The first is that his head size has continued to increase much more than we had hoped for.  His head circumference is now 56cm, but that doesn't really tell the whole tale because it's really the height of his skull that is adding the most weight.  It was one thing to wait for him to grow into it when we thought he'd catch up by the time he was three, but now that he's almost three we are realizing that he still has a long way to go.  It is also true that while he seems so big to us, he is only in the fifth percentile for height - and some of that height is several extra inches of skull.  I had hoped that he would get his Daddy's height (he's 6 feet 1 inch) but instead it looks like he's taking after his Mommy who is only five feet tall.  So it's taking him even longer to catch up because of that.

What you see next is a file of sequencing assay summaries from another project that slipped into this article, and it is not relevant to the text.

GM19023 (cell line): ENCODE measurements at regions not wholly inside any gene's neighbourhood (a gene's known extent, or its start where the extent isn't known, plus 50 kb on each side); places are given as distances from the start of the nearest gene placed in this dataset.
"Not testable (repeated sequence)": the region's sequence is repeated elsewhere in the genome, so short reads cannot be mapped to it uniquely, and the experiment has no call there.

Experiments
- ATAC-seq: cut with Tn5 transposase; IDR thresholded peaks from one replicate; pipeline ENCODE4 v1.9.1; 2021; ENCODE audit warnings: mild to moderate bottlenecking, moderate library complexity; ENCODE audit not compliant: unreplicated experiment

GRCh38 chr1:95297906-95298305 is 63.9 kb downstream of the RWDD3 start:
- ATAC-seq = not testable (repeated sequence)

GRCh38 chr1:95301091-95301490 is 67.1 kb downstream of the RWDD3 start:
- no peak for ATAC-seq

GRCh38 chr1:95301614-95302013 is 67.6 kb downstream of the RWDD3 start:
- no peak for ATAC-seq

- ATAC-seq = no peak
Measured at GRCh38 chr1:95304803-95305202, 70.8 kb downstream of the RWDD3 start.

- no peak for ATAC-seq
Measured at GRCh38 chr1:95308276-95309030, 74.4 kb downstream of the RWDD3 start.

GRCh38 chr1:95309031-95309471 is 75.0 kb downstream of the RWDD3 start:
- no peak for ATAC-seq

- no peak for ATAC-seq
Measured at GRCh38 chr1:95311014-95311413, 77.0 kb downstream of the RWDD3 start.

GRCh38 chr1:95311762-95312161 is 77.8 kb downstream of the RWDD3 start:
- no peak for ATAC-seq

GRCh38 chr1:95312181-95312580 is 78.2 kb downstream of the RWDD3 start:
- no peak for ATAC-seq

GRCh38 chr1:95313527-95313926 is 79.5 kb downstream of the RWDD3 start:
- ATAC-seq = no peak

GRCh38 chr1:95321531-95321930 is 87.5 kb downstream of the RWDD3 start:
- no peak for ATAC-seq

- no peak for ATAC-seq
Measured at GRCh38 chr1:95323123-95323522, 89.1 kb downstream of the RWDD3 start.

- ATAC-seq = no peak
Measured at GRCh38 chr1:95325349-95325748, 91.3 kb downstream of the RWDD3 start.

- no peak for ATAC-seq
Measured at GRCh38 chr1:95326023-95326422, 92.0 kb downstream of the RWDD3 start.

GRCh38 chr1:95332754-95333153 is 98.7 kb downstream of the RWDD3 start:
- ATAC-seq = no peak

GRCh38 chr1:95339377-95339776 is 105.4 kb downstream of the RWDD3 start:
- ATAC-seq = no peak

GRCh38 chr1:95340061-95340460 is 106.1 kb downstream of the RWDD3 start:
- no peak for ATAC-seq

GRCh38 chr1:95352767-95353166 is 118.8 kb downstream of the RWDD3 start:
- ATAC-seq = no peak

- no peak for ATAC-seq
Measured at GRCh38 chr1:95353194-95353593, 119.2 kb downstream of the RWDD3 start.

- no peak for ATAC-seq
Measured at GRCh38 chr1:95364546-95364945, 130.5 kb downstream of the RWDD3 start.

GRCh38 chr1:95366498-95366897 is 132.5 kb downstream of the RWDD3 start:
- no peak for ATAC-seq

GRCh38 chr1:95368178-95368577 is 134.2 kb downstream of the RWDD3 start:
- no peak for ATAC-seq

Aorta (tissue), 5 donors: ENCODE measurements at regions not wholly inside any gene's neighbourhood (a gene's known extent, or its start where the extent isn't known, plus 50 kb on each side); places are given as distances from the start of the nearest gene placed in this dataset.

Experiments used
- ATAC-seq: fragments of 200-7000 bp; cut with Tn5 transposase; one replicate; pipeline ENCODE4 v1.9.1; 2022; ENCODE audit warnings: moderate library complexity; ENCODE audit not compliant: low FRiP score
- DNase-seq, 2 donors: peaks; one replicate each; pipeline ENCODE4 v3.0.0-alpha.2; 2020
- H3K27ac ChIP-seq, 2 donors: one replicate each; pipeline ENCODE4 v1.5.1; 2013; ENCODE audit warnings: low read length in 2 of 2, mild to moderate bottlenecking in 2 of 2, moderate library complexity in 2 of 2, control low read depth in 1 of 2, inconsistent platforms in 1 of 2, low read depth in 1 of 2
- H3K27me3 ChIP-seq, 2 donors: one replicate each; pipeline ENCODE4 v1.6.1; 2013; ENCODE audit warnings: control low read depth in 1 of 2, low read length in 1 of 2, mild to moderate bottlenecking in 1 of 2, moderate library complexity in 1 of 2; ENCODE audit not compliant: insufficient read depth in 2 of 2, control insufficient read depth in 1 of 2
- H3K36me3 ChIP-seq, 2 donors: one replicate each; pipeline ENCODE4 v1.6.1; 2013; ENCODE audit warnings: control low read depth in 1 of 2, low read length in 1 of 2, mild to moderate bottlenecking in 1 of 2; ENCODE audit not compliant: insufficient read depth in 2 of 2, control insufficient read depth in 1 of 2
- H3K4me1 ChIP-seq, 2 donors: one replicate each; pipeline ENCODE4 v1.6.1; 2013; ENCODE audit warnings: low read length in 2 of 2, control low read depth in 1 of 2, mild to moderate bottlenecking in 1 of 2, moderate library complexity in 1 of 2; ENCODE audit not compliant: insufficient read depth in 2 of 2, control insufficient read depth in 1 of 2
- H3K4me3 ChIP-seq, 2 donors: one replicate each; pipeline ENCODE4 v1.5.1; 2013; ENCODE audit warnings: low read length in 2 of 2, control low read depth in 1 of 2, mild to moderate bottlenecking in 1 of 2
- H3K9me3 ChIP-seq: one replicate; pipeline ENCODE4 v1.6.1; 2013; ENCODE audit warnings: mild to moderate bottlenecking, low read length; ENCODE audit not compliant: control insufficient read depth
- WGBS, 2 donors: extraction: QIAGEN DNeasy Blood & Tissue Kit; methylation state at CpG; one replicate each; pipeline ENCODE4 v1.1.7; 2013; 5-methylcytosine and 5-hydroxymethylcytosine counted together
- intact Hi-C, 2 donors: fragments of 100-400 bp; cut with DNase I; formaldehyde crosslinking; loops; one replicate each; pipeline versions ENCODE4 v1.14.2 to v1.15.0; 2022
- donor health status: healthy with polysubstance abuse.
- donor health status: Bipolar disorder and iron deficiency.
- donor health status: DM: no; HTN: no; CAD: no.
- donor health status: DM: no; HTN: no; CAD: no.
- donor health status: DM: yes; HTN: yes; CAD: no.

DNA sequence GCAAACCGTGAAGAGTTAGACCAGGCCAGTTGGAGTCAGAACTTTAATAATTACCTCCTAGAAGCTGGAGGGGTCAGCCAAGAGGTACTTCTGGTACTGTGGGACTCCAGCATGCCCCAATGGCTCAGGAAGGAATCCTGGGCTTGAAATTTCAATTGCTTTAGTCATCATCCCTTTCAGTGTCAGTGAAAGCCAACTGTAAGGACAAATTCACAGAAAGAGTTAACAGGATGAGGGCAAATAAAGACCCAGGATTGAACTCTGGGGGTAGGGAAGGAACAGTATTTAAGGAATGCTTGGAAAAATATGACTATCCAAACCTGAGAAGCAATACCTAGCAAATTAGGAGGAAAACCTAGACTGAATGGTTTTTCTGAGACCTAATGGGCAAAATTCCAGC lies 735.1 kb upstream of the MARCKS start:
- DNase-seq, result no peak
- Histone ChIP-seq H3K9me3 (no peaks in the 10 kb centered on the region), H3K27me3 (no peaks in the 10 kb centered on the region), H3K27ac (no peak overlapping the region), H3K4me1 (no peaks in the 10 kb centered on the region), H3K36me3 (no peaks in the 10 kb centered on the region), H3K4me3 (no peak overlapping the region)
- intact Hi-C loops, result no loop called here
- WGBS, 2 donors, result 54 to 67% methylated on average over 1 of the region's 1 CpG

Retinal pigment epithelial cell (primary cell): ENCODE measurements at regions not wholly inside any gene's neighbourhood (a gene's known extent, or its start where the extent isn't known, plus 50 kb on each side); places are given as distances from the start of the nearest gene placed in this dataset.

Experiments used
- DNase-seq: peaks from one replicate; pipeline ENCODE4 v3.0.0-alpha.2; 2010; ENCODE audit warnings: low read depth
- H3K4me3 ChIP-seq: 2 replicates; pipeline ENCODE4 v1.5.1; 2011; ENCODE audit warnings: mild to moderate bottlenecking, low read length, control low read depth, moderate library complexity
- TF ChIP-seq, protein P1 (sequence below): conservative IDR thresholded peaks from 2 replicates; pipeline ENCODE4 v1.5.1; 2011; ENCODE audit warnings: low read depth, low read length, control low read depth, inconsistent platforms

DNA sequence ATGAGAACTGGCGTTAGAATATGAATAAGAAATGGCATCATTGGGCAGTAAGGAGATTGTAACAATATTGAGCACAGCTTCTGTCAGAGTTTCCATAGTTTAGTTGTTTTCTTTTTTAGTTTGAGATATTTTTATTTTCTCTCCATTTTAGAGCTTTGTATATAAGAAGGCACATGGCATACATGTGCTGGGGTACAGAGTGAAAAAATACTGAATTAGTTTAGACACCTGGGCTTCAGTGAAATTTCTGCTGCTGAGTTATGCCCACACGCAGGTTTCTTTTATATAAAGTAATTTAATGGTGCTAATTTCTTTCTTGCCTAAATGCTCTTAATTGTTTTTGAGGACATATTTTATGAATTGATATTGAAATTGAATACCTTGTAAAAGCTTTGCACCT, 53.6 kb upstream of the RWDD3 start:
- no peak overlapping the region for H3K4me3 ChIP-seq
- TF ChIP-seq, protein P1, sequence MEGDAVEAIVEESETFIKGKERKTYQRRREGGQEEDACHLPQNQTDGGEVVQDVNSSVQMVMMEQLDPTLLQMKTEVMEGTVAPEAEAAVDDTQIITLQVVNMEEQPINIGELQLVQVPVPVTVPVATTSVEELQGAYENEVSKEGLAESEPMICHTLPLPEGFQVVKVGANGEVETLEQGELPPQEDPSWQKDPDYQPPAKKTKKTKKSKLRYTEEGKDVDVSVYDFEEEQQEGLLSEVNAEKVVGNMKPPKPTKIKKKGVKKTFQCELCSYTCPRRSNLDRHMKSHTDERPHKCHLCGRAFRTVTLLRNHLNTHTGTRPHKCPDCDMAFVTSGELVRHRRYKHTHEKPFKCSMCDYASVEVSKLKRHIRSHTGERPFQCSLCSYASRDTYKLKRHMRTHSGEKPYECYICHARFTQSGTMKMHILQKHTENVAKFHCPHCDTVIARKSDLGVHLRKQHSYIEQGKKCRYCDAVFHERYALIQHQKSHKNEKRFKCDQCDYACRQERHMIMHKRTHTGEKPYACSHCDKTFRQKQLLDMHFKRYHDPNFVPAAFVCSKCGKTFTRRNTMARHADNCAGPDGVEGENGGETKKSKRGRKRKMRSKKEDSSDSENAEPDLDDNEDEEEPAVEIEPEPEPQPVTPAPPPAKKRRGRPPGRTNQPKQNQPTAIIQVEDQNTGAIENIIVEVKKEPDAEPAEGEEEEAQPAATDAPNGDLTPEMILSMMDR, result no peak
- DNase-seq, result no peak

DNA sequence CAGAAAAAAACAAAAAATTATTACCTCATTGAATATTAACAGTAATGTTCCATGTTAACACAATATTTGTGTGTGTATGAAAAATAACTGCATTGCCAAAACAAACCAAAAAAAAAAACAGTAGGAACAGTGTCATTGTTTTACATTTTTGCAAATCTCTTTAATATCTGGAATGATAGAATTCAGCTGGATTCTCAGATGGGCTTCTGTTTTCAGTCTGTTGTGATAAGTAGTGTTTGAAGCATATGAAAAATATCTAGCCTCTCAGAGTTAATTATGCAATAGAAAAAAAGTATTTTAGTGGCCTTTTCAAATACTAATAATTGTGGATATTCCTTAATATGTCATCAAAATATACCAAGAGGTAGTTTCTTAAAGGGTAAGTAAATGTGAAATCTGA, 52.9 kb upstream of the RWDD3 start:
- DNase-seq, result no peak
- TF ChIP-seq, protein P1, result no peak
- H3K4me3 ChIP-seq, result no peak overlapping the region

The second is that we are realizing how much development is really being held up by his head size.  We never realized how much physical abilities are tied into intellectual development until recently.  I have written about this in the past as explanations for why Owen isn't able to do many things - for instance you don't learn to use your two hands independently of each other until you have to use one to stabilize yourself and the other to do an action, which you normally learn while holding onto something to help steady yourself as you stand.  Each time he manages to reach another physical milestone, we suddenly see leaps in intellectual ones.  If this could help speed up his intellectual development along with his physical development then it becomes even more of a consideration.  And if it means that he could gain a few years of running with his sister and the other kids, that's worth something too.  Owen can stand up and he can sit up, but only if you overcome gravity for him and get him upright.  He is still unable to push up from the floor to a sitting postion, his head is just too heavy.